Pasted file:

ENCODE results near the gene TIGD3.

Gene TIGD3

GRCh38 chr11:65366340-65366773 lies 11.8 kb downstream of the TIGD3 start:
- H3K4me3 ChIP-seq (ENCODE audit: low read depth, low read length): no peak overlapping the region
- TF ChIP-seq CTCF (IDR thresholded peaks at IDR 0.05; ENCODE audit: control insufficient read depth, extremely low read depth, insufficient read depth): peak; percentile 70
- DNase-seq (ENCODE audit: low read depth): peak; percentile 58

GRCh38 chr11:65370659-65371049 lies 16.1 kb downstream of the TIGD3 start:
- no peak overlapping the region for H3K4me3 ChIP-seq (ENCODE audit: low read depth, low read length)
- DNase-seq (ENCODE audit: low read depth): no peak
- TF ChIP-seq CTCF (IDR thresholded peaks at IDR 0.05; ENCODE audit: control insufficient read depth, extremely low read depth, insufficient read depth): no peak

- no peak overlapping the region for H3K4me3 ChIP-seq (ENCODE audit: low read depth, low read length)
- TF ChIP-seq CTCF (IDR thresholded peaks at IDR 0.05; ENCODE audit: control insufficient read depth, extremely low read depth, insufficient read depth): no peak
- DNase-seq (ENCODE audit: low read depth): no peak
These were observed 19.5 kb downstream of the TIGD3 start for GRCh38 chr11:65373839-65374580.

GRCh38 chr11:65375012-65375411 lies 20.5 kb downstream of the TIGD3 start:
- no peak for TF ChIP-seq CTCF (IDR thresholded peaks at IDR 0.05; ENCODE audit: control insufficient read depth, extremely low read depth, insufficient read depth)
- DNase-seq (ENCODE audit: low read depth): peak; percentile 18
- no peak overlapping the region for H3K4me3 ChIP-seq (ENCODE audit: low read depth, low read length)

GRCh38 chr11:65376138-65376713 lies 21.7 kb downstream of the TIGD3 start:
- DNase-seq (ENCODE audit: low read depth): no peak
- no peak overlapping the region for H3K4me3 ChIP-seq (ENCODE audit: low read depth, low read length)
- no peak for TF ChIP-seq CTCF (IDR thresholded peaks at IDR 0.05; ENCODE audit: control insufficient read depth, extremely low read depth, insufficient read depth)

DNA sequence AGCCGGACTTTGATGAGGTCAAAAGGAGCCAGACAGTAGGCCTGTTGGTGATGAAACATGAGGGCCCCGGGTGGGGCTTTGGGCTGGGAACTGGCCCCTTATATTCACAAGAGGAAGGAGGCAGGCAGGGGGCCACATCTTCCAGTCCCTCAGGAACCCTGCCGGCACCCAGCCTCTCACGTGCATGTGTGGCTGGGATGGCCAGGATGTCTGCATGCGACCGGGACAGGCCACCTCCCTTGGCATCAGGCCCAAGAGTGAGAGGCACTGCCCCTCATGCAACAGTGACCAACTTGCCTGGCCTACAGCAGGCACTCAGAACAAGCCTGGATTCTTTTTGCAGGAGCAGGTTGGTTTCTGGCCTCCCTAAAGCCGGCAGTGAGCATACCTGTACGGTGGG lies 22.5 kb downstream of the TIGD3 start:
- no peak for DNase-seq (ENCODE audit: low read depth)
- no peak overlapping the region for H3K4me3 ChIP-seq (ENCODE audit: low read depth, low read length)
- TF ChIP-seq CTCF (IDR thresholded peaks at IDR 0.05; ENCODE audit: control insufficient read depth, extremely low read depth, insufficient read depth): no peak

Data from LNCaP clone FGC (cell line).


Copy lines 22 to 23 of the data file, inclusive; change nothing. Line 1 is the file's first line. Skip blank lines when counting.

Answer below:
- no peak for TF ChIP-seq CTCF (IDR thresholded peaks at IDR 0.05; ENCODE audit: control insufficient read depth, extremely low read depth, insufficient read depth)

DNA sequence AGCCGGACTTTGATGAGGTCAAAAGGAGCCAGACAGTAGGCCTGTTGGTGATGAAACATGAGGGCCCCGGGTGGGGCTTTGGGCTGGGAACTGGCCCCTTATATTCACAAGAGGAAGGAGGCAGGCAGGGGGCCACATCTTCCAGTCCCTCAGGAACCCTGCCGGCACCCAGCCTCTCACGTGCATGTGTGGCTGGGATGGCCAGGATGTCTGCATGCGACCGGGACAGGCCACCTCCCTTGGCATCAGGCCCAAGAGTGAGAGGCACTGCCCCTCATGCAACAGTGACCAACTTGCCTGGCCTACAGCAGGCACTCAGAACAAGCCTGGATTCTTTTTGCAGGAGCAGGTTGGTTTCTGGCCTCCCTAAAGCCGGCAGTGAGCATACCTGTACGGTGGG lies 22.5 kb downstream of the TIGD3 start: